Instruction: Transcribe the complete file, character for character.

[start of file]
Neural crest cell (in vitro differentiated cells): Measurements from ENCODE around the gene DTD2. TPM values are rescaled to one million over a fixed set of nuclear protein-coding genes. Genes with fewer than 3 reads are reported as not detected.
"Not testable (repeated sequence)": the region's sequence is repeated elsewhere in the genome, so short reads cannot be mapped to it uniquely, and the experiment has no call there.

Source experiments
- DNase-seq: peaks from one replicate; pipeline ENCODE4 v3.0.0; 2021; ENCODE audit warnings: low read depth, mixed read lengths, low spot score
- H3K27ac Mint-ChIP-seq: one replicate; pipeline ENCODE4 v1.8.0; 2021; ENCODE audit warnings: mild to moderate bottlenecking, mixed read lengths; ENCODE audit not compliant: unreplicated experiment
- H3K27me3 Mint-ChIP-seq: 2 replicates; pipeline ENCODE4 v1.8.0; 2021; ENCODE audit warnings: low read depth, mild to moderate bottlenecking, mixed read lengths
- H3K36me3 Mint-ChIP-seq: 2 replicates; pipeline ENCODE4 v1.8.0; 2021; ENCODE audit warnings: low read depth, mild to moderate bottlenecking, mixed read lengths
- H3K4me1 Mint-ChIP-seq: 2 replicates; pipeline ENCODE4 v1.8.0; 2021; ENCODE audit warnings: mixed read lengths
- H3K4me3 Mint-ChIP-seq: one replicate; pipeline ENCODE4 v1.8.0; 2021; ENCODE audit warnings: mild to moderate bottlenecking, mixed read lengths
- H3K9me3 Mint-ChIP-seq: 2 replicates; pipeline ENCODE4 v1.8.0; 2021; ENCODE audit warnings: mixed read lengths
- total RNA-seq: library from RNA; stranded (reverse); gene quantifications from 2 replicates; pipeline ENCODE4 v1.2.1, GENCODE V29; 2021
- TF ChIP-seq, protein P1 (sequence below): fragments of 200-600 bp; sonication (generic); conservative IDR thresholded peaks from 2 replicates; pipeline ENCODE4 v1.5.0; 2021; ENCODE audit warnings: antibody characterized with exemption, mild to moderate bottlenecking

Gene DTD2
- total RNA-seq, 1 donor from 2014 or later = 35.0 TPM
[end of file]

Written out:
Neural crest cell (in vitro differentiated cells): Measurements from ENCODE around the gene DTD2. TPM values are rescaled to one million over a fixed set of nuclear protein-coding genes. Genes with fewer than 3 reads are reported as not detected.
"Not testable (repeated sequence)": the region's sequence is repeated elsewhere in the genome, so short reads cannot be mapped to it uniquely, and the experiment has no call there.

Source experiments
- DNase-seq: peaks from one replicate; pipeline ENCODE4 v3.0.0; 2021; ENCODE audit warnings: low read depth, mixed read lengths, low spot score
- H3K27ac Mint-ChIP-seq: one replicate; pipeline ENCODE4 v1.8.0; 2021; ENCODE audit warnings: mild to moderate bottlenecking, mixed read lengths; ENCODE audit not compliant: unreplicated experiment
- H3K27me3 Mint-ChIP-seq: 2 replicates; pipeline ENCODE4 v1.8.0; 2021; ENCODE audit warnings: low read depth, mild to moderate bottlenecking, mixed read lengths
- H3K36me3 Mint-ChIP-seq: 2 replicates; pipeline ENCODE4 v1.8.0; 2021; ENCODE audit warnings: low read depth, mild to moderate bottlenecking, mixed read lengths
- H3K4me1 Mint-ChIP-seq: 2 replicates; pipeline ENCODE4 v1.8.0; 2021; ENCODE audit warnings: mixed read lengths
- H3K4me3 Mint-ChIP-seq: one replicate; pipeline ENCODE4 v1.8.0; 2021; ENCODE audit warnings: mild to moderate bottlenecking, mixed read lengths
- H3K9me3 Mint-ChIP-seq: 2 replicates; pipeline ENCODE4 v1.8.0; 2021; ENCODE audit warnings: mixed read lengths
- total RNA-seq: library from RNA; stranded (reverse); gene quantifications from 2 replicates; pipeline ENCODE4 v1.2.1, GENCODE V29; 2021
- TF ChIP-seq, protein P1 (sequence below): fragments of 200-600 bp; sonication (generic); conservative IDR thresholded peaks from 2 replicates; pipeline ENCODE4 v1.5.0; 2021; ENCODE audit warnings: antibody characterized with exemption, mild to moderate bottlenecking

Gene DTD2
- total RNA-seq, 1 donor from 2014 or later = 35.0 TPM